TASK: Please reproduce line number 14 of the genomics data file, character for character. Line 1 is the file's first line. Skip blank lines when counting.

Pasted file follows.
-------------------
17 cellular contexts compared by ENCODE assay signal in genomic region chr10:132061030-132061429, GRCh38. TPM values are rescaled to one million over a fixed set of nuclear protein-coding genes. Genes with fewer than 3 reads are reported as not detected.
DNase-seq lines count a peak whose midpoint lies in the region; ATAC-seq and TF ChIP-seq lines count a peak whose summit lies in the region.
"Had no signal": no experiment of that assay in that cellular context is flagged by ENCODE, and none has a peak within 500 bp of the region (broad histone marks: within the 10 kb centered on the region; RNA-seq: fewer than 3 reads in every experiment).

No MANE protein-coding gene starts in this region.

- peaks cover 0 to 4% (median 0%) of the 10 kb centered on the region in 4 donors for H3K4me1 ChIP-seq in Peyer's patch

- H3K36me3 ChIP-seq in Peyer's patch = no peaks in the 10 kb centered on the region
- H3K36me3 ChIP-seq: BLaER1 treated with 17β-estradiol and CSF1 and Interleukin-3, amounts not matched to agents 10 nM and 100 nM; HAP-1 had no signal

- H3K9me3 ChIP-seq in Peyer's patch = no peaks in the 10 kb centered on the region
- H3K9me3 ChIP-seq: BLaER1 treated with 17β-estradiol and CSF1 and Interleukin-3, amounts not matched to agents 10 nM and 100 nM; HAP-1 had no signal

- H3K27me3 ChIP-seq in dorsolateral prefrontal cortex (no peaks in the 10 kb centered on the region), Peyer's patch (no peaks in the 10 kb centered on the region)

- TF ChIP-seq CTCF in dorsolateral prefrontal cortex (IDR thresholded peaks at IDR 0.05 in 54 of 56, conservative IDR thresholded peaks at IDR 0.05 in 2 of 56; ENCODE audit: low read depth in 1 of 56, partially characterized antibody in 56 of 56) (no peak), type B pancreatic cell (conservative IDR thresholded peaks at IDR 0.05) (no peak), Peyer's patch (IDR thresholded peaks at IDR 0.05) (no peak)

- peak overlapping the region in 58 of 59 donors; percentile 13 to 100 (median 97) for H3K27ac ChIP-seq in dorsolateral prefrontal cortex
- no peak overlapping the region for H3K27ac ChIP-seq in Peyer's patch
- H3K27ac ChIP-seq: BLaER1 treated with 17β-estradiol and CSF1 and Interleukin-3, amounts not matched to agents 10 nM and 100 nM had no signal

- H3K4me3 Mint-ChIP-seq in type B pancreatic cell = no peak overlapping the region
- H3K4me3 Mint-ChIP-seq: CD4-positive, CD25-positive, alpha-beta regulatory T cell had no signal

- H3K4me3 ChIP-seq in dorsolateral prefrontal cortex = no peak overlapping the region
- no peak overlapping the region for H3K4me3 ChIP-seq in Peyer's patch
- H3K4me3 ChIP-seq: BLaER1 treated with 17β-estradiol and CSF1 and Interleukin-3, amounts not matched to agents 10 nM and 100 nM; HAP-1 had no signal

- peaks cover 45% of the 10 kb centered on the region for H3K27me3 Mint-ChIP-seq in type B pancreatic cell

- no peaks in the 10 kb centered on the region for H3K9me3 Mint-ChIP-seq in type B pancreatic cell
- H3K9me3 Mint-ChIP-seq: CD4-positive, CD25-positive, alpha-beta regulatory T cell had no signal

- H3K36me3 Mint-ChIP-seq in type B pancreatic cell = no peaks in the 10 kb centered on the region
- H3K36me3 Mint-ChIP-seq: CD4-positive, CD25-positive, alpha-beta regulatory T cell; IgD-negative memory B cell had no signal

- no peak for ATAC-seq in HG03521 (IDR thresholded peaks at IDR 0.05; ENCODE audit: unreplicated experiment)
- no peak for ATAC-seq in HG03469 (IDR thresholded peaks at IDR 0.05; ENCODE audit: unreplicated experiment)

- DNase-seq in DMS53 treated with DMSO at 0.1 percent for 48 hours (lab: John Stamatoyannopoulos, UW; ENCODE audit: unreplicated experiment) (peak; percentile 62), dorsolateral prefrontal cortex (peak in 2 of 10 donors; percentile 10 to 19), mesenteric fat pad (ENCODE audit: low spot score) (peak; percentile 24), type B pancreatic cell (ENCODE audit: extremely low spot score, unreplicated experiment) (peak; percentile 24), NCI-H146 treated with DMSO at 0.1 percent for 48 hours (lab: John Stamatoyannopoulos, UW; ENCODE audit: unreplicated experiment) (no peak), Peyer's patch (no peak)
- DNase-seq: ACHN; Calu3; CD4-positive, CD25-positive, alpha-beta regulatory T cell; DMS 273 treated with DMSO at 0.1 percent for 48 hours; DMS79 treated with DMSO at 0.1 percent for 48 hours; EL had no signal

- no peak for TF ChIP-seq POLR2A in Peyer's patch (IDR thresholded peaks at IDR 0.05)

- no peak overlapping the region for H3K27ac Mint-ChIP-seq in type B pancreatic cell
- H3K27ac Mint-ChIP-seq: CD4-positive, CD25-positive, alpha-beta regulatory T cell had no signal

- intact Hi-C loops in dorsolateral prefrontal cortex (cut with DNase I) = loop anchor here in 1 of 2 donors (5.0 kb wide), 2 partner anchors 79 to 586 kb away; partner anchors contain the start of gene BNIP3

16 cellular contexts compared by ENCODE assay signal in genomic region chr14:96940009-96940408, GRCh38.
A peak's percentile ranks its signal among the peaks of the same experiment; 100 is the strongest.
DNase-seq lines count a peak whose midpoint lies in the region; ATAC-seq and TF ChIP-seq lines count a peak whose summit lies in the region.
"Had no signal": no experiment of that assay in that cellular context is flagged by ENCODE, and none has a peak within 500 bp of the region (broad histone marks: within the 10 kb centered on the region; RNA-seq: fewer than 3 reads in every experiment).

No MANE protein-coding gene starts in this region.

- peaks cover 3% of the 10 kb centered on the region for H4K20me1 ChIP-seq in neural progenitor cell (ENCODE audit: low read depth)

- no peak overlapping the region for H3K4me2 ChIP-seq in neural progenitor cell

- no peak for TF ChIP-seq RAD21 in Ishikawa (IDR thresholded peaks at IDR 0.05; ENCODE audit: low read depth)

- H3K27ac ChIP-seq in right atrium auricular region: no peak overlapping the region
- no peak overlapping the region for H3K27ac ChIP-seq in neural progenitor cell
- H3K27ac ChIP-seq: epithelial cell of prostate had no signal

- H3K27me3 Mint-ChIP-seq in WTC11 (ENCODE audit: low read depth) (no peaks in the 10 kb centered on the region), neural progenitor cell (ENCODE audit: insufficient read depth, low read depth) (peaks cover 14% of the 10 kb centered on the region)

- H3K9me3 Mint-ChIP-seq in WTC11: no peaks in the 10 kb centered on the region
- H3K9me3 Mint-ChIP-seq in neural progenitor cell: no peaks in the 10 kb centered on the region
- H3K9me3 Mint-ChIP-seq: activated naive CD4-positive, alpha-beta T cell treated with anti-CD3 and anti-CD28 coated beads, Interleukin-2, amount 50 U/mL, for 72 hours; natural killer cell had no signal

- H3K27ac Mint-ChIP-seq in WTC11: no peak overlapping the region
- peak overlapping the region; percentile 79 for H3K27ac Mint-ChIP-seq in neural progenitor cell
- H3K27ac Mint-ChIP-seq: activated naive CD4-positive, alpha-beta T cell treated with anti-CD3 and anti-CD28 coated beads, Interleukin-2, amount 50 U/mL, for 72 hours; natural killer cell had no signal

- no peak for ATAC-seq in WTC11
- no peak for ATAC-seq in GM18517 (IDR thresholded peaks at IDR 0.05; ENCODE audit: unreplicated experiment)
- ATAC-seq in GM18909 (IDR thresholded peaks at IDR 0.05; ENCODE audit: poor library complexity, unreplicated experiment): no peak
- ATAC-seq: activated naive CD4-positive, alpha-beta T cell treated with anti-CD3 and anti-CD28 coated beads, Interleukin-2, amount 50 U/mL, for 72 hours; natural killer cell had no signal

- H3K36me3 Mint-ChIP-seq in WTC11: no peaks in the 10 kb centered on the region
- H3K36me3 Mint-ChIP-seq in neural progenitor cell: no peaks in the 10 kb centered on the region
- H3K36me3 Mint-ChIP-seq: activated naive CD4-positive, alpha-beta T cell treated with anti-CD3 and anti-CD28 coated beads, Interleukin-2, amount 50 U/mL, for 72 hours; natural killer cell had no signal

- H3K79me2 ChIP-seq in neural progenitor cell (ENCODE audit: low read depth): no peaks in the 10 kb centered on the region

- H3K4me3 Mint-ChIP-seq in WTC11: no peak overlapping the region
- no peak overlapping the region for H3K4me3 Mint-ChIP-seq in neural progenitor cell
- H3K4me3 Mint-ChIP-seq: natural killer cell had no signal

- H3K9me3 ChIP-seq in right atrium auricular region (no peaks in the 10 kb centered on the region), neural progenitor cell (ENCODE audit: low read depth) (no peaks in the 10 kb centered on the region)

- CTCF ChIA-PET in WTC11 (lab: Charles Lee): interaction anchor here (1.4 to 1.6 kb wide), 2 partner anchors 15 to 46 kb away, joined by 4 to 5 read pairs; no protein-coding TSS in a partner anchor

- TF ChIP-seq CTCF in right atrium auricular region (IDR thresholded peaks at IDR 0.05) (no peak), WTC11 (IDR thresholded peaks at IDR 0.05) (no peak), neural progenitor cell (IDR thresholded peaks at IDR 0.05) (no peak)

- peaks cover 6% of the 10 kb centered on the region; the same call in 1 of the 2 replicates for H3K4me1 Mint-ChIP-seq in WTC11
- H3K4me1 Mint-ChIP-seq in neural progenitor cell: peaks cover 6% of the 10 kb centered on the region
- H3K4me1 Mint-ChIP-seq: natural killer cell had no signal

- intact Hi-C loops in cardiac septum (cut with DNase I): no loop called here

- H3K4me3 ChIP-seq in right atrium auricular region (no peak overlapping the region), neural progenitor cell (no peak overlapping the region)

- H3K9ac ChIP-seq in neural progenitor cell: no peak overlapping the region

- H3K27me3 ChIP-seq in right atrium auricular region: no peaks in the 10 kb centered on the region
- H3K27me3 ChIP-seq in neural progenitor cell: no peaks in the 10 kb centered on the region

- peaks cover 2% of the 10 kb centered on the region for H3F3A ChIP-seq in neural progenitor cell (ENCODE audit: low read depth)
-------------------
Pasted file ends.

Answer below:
- H3K27ac ChIP-seq: BLaER1 treated with 17β-estradiol and CSF1 and Interleukin-3, amounts not matched to agents 10 nM and 100 nM had no signal